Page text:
Configure the remaining nodes up to the password change before continuing to start at the Installing Nutainx CE 2.0 section above.
Once all three nodes have completed the installation up to this point, ssh into the CVM of one of the nodes.
Create the cluster by using the following example, including all the node CVM IPs separated by commas.
cluster -s 192.168.80.11,192.168.80.13,192.168.80.17 create
Once the cluster has been created, start the cluster.
Once the cluster starts, create the cluster name.
ncli cluster edit-params new-name=ntnx80
Set up the Virtual IP address for the cluster.
ncli cluster set-external-ip-address external-ip-address="192.168.80.17"
Login to the web console
Open a web browser and log in to https://prism.<cluster_name>.<domain>:9440
To bypass Your connection is not private in Chrome, type in thisisunsafe on your keyboard after clicking the red triangle. You will not see yourself typing.
Login to Prism using admin as the username and nutanix/4u as the password.
Create a new password for the cluster admin account.
Enter your NEXT account (Nutanix ID) to register the cluster.
Congratulations! The cluster is up and running.
Configure Cluster Details
From the menu, select Home -> Settings.
Select Cluster Details and fill in the Cluster Name, FQDN, Virtual IP, and ISCSI Data Services IP. Then click Save.
Add additional Name Servers
Select Settings -> Name Servers and add any additional DNS servers if needed.
Create a Subnet
Select Settings -> Network Configuration and select “Create Subnet”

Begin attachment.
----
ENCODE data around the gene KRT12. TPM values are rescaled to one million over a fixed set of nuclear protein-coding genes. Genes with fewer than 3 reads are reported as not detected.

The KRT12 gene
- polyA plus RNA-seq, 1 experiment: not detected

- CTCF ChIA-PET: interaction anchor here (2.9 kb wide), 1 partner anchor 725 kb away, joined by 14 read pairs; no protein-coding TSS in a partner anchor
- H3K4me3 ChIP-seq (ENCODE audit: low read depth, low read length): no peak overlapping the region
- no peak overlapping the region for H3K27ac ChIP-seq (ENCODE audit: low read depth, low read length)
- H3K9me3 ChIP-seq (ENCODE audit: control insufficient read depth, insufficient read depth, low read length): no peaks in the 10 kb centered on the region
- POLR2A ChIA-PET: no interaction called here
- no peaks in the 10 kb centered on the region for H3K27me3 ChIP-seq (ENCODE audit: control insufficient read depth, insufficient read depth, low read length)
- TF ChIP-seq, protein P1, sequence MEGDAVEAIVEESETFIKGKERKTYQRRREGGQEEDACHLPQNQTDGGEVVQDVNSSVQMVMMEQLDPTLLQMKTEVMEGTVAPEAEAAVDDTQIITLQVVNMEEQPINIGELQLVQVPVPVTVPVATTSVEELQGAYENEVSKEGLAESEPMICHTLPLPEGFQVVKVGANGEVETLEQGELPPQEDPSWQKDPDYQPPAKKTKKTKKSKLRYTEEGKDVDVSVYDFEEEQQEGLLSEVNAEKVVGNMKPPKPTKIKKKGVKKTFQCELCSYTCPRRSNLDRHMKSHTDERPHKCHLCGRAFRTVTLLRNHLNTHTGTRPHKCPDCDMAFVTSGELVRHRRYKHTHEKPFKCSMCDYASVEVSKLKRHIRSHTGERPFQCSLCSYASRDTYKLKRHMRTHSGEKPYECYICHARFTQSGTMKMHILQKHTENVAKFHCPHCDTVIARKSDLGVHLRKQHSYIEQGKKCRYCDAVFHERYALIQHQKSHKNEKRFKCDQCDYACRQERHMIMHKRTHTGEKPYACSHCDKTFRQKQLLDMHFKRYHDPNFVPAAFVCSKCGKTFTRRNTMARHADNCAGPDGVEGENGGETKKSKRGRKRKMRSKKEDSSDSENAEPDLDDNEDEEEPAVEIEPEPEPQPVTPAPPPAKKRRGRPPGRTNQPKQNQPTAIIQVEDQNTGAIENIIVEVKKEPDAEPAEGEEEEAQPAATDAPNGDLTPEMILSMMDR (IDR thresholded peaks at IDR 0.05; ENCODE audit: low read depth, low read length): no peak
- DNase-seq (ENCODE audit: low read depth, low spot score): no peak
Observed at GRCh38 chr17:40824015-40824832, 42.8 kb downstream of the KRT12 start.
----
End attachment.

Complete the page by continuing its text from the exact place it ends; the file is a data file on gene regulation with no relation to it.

Fill in the details for your network. I will allow AHV to manage the IPs and create an IP pool from 192.168.70.20–254 for the VMs.
Include your DNS servers.
The AHV IPAM will assign VM addresses within the range specified.
Add NTP Servers
Add any NTP servers you would like to use.
Adding SSL Certificates
You can generate Let’s Encrypt SSL certificates by following the Generating Let’s Encrypt SSL certificates from DigitalOcean with the DNS-01 challenge article.
After creating your SSL Certificates, select Settings -> SSL Certificates. Then click Replace Certificates.
Select Import Key and Certificate
Select the Private Key Type, Private Key, Public Certificate, and CA Cert/Chain. Then click Import Files.
Open a new web browser and go to https://prism.<domain_name>:9440 to verify your valid SSL certificate.
Updating the cluster software
Go to Home -> LCM
Select the link that says, “Click here to run NCC ….”
Select All Checks, then click Run.
You can check the status of the health check by viewing “Recent Tasks”
Select LCM -> Inventory and select Perform Inventory
After the Inventory process has been completed, click on Updates.
Select the desired updates and click View Update Plan.
Review the updated plan, and click Next.
Wait for the updates to complete.
After the update is completed, you should be on the latest release.
Creating a VM
Now that your cluster is up to date, you can create a VM.
First, upload an ISO by selecting Settings -> Image Configuration, then click Upload Image
Enter a Name for the image, select the Image Type, and select Upload a file, then click Save.
Once the upload is complete, the image will be listed on the Image Configuration page.
Select VM from the Menu and click + Create VM
Enter the VM Name, desired vCPU(s), Cores Per vCPU, Memory, and Boot Configuration.
Select + Add New Disk.
Select your desired Storage Container, enter the Disk Size, then Click Add.
Edit the CD-ROM by clicking the pencil.
Select the Operation, Clone from Image Service, and select your desired Image, then click Update.
Select + Add New NIC.
Select the desired subnet and click Add.
Finally, click Save to create the VM. Your VM should now appear in the VM Table.
Right-Click the VM Name and select Power On.
Once the VM is powered on, click Launch Console.
From the console, you can control your VM and continue the installation.
Congratulations, you have successfully set up a three-node Nutanix cluster on Bare Metal.
Instructions for Prism Central setup are available here: Installing Prism Central on Nutanix Community Edition 2.0